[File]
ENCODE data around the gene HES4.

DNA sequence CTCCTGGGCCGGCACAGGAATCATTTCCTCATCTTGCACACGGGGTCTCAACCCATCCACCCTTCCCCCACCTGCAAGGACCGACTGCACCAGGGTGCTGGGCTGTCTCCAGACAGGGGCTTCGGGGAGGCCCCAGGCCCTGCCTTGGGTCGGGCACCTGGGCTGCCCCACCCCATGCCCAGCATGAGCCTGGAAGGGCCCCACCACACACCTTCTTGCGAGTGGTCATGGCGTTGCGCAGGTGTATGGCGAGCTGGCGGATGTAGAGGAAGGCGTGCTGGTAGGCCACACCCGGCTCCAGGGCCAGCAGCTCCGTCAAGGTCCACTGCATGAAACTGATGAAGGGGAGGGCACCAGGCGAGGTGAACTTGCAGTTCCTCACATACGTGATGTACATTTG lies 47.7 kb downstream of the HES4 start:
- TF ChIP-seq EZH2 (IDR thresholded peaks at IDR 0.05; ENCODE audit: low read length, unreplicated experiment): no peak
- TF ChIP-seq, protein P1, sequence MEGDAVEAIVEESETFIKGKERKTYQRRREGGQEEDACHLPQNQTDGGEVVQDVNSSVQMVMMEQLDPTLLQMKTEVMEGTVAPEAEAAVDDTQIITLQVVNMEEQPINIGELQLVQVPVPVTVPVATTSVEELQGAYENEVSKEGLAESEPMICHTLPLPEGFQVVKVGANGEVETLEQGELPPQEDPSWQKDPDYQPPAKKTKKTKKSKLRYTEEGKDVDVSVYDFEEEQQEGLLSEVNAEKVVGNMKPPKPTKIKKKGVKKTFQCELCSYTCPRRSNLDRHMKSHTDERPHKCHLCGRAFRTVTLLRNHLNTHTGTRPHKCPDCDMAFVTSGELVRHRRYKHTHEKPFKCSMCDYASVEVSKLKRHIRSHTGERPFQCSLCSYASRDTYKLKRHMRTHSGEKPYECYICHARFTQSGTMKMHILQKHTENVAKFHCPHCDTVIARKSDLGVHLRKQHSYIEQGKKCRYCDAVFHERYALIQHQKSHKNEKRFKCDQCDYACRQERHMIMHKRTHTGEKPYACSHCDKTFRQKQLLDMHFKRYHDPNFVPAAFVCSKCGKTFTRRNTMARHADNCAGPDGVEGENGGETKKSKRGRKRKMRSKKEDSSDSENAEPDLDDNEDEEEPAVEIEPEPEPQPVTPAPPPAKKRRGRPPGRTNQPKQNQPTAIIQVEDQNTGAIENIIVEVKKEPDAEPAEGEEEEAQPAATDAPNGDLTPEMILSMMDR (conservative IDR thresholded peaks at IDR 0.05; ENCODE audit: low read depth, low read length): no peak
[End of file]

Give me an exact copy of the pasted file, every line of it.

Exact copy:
ENCODE data around the gene HES4.

DNA sequence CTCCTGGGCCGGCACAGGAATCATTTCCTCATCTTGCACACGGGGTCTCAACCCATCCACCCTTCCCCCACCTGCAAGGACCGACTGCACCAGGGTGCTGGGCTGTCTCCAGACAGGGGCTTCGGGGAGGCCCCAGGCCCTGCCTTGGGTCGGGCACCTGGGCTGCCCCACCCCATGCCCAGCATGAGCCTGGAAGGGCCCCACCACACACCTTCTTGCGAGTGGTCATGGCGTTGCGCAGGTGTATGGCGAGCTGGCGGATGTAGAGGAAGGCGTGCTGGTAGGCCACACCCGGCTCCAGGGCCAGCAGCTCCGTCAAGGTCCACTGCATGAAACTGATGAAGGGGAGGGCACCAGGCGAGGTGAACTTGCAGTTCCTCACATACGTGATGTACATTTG lies 47.7 kb downstream of the HES4 start:
- TF ChIP-seq EZH2 (IDR thresholded peaks at IDR 0.05; ENCODE audit: low read length, unreplicated experiment): no peak
- TF ChIP-seq, protein P1, sequence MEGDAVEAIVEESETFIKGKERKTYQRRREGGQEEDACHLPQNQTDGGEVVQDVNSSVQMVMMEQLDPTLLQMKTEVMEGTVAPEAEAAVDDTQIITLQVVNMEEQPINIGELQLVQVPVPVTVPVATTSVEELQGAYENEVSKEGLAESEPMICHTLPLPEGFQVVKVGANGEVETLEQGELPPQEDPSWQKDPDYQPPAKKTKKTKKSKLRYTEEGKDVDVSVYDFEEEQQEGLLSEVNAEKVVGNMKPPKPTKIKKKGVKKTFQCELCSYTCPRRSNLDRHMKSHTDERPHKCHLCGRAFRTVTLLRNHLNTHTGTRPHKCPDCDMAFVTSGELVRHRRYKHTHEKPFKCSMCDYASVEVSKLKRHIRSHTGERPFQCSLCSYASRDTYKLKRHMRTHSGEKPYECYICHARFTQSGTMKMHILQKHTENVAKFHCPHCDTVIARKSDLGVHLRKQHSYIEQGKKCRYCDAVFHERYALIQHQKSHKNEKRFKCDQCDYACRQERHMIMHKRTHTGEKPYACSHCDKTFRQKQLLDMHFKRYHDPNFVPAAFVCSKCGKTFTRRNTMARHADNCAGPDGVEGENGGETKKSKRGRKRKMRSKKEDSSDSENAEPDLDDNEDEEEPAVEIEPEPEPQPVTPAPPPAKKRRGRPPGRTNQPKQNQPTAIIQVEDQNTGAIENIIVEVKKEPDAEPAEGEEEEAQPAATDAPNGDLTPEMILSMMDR (conservative IDR thresholded peaks at IDR 0.05; ENCODE audit: low read depth, low read length): no peak